— Eric Eisnaugle got into this Orange County seat early, thanks to a spring special election to replace former state Rep. Steve Precourt (R-Orlando), who stepped down in a failed bid to become the director of metro Orlando’s tollroad agency. Eisnaugle’s status as a “red shirt freshman” in his class has given him a head start organizing support for his bid to become House Speaker. He should roll to re-election this fall, as he represents one of the most Republican-friendly districts in central Florida.
House District 47 (part of Orange County)
— A pair of promising Republican rookies are squaring off in this district in the heart of Orlando. Mike Miller is the director of marketing and sponsorships for Rollins College athletics and a former Republican aide and fundraiser for former U. S. Sen. Connie Mack, among others. Mo Pearson, the president of an environmental consulting firm, has been helped by some prominent central Florida Republicans, including former state Reps. Chris Dorworth and Steve Precourt. The winner will challenge incumbent Rep. Linda Stewart (D-Orlando) in what will likely be one of the few truly competitive general elections in the state.
House District 61 (part of Hillsborough County)
— The Democratic primary in this African-American majority seat in Tampa is another major businesses vs. lawyers battleground. Ed Narain, an AT&T store owner, has raised money from business giants such as Walt Disney World and Publix Super Markets. Sean Shaw, once the state’s insurance consumer advocate, is a prominent trial lawyer who has served on the board of the Florida Justice Association. Adding to the stakes: The winner here will immediately become the frontrunner for a 2016 opening in the state Senate, where the fate of tort-reform legislation is sometimes decided by one- or two-vote margins. Incumbent Rep. Betty Reed (D-Tampa) is termed out.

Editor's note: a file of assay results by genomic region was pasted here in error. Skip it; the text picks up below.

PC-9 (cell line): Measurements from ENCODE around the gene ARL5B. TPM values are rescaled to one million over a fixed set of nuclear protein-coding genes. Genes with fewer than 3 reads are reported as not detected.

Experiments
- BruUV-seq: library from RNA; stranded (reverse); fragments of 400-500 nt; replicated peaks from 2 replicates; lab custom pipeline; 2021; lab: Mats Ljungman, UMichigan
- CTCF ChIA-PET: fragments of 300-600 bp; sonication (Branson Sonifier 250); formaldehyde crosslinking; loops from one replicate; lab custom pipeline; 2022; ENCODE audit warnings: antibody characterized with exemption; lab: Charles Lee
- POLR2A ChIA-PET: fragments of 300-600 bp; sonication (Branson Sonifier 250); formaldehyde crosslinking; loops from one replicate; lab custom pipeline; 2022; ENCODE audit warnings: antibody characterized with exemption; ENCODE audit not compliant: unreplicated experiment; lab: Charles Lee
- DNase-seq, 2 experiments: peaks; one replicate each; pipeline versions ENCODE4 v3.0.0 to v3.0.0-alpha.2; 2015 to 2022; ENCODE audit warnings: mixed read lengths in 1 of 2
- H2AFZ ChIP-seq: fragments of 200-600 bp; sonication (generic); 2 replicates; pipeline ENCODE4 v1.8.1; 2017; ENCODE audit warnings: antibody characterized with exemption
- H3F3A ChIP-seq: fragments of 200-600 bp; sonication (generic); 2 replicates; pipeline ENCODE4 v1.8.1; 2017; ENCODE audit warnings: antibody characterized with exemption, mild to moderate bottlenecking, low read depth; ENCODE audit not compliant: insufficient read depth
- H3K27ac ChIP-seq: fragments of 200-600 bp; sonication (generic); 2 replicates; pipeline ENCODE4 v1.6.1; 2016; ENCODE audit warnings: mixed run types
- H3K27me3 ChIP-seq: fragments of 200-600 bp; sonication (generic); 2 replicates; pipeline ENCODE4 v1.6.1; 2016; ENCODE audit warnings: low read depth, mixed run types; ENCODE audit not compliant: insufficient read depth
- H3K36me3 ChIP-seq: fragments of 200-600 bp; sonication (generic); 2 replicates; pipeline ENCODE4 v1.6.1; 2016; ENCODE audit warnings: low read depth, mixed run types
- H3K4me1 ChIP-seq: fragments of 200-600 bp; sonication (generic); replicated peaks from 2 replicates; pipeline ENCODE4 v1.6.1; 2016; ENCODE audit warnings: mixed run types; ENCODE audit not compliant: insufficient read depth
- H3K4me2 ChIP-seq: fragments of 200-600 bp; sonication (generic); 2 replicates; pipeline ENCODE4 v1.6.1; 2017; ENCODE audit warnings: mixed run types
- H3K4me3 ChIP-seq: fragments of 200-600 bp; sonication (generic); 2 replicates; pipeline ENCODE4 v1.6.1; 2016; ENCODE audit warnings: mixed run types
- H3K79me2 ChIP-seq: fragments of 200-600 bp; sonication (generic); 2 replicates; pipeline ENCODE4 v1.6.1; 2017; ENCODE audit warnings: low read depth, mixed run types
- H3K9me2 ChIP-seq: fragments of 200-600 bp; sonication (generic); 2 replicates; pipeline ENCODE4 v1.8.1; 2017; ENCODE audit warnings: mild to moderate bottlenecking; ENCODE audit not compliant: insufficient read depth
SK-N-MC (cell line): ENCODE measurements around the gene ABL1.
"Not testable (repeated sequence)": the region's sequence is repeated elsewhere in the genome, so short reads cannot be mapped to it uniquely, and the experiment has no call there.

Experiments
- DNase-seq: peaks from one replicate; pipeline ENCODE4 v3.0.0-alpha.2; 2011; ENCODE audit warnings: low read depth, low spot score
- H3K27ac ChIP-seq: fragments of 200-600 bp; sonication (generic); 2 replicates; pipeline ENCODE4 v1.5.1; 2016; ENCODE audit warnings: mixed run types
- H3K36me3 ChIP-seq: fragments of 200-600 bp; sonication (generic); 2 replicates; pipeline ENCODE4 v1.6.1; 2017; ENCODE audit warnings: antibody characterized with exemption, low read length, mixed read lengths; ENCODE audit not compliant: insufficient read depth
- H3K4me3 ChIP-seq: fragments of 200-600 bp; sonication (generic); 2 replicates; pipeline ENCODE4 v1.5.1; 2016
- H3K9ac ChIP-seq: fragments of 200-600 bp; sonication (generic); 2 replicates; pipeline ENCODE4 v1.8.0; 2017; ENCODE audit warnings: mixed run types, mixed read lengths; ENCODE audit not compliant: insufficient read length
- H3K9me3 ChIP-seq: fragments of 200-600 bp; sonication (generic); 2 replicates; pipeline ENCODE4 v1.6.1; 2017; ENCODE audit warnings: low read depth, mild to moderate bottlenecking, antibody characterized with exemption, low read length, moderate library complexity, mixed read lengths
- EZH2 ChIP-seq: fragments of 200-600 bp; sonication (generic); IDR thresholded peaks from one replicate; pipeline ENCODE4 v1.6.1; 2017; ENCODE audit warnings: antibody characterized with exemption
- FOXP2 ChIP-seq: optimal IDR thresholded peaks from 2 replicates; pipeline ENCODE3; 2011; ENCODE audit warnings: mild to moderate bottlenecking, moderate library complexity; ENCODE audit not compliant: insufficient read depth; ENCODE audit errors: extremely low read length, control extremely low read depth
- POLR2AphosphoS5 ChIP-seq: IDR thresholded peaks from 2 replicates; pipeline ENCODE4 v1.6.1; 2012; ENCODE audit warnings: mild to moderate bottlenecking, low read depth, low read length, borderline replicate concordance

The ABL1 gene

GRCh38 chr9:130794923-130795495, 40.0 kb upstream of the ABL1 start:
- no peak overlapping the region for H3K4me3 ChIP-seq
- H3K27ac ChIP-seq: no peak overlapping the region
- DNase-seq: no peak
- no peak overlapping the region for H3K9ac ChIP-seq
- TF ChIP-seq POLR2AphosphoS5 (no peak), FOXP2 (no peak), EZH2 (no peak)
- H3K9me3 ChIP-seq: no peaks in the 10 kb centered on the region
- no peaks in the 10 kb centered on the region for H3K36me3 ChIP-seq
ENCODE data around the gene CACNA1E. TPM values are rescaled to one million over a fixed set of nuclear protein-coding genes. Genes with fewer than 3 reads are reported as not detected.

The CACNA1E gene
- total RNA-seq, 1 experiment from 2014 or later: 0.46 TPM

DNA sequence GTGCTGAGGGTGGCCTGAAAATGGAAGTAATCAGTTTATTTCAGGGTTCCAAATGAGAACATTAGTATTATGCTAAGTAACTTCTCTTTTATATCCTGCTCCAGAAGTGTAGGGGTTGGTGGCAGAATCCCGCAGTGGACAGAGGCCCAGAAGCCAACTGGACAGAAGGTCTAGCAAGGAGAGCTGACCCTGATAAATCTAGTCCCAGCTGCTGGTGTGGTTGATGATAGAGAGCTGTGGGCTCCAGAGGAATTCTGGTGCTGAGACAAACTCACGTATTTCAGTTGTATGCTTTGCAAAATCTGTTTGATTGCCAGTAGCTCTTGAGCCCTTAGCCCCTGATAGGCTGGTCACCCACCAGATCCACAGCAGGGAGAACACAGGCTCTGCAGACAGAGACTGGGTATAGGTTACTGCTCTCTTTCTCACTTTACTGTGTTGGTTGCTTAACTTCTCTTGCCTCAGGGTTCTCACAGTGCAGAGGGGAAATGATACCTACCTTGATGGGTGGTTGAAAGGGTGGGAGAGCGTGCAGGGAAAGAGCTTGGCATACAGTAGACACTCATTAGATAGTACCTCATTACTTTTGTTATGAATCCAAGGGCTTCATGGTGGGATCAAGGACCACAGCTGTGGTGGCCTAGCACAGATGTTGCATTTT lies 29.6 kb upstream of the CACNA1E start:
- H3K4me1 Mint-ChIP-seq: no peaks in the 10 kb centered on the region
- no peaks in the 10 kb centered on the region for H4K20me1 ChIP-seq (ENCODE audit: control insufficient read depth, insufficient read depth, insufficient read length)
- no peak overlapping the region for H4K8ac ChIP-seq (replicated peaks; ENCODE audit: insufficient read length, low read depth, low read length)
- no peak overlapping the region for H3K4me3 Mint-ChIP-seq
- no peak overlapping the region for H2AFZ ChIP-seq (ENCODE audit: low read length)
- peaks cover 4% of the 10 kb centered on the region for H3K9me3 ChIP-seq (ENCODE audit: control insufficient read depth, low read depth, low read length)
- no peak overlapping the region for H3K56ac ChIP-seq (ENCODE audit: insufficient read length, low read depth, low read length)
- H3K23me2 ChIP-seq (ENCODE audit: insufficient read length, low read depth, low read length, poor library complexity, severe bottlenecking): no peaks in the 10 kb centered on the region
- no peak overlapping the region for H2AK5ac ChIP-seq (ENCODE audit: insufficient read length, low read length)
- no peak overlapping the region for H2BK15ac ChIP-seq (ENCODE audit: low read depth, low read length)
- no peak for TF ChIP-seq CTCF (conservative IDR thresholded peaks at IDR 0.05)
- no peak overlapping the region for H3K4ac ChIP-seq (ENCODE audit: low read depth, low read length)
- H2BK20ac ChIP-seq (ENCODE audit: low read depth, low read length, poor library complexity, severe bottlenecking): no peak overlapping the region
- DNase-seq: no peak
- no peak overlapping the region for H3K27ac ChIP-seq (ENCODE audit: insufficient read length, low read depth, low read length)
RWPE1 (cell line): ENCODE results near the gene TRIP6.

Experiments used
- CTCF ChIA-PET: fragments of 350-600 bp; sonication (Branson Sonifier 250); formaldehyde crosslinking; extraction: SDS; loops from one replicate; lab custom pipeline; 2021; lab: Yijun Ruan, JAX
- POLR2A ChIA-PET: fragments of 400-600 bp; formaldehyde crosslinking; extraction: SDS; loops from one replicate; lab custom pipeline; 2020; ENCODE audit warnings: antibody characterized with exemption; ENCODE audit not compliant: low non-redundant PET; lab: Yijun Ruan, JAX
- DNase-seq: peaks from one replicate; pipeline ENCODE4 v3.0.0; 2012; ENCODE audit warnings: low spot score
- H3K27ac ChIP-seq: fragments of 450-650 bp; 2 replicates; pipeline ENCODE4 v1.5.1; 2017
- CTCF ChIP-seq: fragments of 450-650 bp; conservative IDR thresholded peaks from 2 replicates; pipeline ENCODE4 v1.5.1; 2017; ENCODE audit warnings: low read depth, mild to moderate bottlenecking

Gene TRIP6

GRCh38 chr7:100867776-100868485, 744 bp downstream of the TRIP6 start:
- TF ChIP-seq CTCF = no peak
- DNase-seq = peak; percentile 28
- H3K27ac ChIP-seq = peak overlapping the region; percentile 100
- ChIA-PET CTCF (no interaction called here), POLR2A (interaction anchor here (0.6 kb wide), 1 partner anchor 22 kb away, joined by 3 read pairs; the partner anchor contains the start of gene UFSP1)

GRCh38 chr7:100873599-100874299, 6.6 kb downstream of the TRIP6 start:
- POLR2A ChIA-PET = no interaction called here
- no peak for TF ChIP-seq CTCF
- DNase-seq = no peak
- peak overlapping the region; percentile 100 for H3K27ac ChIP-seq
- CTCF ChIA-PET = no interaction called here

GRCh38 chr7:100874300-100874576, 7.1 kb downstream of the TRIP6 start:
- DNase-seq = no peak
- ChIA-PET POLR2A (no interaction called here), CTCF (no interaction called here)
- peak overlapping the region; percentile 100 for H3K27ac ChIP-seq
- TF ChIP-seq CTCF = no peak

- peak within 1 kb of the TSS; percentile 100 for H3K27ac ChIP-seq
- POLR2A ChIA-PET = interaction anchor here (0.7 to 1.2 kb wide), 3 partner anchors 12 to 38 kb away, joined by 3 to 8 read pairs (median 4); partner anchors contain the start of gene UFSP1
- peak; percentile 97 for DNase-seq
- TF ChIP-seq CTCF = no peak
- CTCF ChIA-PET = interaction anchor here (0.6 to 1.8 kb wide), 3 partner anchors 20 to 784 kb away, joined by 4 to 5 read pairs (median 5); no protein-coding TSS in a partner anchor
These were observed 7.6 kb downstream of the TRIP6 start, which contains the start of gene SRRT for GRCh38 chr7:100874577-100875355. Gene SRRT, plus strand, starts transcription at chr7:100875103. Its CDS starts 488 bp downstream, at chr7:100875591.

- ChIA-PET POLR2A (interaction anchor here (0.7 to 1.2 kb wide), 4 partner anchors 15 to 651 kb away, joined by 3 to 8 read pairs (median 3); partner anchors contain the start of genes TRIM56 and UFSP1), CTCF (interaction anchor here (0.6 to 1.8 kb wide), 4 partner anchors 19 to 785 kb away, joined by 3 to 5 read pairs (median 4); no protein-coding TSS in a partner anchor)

House District 65 (part of Pinellas County)
— Most insiders expect the eventual race to become House Speaker will come down to Eisnaugle and Sprowls, thanks in large part to the number of open and competitive races in the Tampa Bay and Orlando regions. Sprowls, an assistant state attorney for the 6th circuit, is expected to breeze to the Republican nomination in this coastal Pinellas County district. But before he can get going on his run for Speaker, he must first beat incumbent Rep. Carl Zimmermann (D-Palm Harbor). Zimmermann upset a controversial incumbent two years ago in former Rep. Peter Nehr (R-Palm Harbor), but the district leans Republican, and he is among the most vulnerable Democrats in the state this year.
House District 74 (part of Sarasota County)
— Julio Gonzalez, an orthopedic surgeon, and Richard DeNapoli, a financial attorney and former chairman of the Broward County Republican Party, are both raising money and lining up endorsements. Their battle for the Republican nomination in this GOP-safe seat in Sarasota County is another race that could impact the House Speakership race, as Eisnaugle boosters are talking up Gonzalez, while Sprowls supporters promote DeNapoli. Incumbent Rep. Doug Holder (RVenice) is termed out.
House District 96 (part of Broward County)
— One of a trio of competitive primaries for Democratic-safe seats in Broward County, this race pits a longtime Broward County commissioner, Kristin Jacobs, against a former state legislator, Steven Perman. Incumbent Rep. Jim Waldman (D-Coconut Creek) is termed out.